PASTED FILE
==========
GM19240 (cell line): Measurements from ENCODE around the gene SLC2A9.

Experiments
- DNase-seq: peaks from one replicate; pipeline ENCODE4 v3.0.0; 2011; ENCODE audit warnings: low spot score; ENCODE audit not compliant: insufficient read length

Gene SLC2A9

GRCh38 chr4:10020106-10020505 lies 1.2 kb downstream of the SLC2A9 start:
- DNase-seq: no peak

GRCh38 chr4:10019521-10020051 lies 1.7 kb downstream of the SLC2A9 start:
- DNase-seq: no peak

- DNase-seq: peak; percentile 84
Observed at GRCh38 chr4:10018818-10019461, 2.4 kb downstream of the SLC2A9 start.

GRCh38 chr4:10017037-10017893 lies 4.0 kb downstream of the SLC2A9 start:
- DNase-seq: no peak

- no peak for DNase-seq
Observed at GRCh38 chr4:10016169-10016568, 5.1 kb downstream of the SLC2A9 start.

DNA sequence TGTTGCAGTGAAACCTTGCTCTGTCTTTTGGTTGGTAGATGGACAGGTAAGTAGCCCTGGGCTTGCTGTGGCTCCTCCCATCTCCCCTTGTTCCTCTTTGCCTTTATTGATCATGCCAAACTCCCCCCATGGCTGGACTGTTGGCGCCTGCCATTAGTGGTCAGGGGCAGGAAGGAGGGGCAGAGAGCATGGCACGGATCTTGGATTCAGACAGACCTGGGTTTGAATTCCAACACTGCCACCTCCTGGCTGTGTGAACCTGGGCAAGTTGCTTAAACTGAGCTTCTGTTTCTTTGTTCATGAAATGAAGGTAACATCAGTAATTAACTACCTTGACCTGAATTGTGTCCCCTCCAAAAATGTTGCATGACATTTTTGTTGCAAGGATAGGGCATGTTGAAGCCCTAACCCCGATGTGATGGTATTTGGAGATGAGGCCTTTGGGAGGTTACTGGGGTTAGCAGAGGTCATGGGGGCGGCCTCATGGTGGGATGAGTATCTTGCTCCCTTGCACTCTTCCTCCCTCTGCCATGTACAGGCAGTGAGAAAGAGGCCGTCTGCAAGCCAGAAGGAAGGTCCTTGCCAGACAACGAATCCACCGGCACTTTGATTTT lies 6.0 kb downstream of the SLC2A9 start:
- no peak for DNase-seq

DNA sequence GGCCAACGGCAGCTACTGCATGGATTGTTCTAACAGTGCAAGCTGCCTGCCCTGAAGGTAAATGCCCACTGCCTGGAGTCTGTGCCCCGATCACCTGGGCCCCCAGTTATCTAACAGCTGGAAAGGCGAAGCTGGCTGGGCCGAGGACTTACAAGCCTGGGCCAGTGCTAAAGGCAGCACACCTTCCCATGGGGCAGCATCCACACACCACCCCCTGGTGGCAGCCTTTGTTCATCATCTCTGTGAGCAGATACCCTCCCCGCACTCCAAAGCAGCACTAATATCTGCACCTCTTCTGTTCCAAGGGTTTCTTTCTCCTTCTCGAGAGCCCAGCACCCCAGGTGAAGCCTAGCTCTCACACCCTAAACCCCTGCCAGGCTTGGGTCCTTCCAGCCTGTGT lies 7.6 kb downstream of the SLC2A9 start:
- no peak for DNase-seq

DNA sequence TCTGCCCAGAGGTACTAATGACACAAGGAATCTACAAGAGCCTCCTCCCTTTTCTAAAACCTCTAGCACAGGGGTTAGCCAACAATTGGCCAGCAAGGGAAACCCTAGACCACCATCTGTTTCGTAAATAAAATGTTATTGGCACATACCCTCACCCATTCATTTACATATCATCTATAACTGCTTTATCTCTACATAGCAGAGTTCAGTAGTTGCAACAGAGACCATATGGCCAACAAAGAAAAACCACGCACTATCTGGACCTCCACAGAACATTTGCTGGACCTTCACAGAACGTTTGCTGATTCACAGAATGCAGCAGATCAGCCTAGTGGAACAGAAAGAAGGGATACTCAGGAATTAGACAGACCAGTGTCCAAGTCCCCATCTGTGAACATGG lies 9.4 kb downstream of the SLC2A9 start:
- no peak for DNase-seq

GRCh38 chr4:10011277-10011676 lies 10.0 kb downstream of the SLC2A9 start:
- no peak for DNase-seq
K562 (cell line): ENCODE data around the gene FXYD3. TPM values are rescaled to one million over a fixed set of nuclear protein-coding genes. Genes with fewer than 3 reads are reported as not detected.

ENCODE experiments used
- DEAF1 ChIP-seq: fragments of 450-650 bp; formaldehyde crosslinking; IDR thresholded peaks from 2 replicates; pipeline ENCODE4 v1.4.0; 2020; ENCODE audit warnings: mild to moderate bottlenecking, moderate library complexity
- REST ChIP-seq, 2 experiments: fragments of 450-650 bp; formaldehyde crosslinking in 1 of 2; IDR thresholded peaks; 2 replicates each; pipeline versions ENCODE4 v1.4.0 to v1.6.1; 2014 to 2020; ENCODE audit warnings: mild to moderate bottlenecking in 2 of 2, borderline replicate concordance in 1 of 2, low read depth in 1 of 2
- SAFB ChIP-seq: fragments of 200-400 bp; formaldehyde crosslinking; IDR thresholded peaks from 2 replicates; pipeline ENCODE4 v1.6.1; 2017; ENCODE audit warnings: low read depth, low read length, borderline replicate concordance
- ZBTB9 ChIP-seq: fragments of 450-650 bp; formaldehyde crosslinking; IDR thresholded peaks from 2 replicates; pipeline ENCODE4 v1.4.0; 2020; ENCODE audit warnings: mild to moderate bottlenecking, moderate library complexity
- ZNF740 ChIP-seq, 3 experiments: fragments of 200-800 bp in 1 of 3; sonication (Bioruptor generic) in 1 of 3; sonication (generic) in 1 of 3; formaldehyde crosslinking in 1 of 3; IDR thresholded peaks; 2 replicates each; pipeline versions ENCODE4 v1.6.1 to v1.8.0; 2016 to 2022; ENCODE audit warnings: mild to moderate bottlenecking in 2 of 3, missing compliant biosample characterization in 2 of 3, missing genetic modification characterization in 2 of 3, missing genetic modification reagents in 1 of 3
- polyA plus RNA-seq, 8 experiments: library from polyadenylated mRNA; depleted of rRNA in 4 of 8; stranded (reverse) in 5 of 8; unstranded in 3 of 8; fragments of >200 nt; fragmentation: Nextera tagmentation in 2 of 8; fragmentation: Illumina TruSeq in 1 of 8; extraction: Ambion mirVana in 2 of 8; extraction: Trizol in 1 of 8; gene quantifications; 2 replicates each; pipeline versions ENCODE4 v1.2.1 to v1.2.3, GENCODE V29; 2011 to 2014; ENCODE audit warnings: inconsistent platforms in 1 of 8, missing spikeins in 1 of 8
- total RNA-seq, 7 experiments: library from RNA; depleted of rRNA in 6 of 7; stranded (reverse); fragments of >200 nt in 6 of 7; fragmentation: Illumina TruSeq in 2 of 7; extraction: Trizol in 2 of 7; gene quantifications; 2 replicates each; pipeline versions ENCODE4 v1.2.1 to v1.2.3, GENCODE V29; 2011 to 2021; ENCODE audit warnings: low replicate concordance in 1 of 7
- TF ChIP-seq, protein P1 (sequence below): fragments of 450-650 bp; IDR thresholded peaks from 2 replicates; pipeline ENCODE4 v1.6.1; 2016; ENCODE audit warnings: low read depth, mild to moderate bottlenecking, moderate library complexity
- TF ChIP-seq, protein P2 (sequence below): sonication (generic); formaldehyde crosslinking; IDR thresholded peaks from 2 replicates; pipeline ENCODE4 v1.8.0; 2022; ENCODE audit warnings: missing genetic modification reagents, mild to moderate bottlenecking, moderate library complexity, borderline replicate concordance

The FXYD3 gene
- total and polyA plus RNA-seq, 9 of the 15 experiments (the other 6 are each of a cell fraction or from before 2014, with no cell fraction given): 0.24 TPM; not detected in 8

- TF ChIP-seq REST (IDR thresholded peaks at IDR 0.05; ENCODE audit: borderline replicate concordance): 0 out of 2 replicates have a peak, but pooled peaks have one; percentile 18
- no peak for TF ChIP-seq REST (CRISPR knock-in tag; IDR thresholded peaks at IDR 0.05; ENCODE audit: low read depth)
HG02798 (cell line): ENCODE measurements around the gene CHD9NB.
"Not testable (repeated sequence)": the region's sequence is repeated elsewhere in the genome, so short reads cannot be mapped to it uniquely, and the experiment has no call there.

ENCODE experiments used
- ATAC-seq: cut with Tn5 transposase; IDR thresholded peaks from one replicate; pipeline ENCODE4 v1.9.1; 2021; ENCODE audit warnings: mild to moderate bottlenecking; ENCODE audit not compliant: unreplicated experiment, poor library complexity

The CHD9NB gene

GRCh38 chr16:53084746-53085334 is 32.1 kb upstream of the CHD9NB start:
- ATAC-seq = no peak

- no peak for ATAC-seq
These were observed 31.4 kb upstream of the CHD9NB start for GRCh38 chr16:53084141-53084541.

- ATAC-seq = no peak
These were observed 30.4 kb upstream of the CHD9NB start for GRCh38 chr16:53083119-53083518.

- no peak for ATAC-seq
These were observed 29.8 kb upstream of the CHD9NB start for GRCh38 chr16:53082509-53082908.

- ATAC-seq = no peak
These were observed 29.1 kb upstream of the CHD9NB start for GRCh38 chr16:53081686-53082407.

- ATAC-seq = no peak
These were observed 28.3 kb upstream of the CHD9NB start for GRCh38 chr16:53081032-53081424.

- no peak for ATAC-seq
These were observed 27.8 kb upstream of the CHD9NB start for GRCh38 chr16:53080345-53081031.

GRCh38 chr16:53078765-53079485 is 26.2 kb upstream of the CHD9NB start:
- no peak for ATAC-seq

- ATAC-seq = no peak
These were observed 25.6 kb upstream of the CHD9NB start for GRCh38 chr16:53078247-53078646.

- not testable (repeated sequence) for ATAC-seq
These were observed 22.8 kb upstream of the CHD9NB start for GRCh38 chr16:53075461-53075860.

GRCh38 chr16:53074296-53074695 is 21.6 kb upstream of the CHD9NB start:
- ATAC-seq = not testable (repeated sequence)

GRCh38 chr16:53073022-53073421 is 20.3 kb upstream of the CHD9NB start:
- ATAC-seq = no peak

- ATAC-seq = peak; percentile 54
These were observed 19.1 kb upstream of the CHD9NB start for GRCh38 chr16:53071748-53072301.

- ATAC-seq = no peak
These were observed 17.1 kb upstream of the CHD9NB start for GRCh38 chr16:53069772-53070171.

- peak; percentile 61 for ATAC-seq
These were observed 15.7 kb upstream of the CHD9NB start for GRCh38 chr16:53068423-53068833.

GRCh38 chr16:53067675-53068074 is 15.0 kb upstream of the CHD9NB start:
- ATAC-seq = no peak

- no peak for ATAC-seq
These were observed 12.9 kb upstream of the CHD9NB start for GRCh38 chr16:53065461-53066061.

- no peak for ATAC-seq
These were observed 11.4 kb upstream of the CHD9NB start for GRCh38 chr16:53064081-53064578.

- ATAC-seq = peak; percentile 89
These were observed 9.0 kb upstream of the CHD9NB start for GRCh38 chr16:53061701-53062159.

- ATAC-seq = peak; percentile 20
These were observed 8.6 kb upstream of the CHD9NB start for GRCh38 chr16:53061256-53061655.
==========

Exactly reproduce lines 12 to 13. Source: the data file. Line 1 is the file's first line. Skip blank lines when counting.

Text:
- DNase-seq: no peak

- no peak for DNase-seq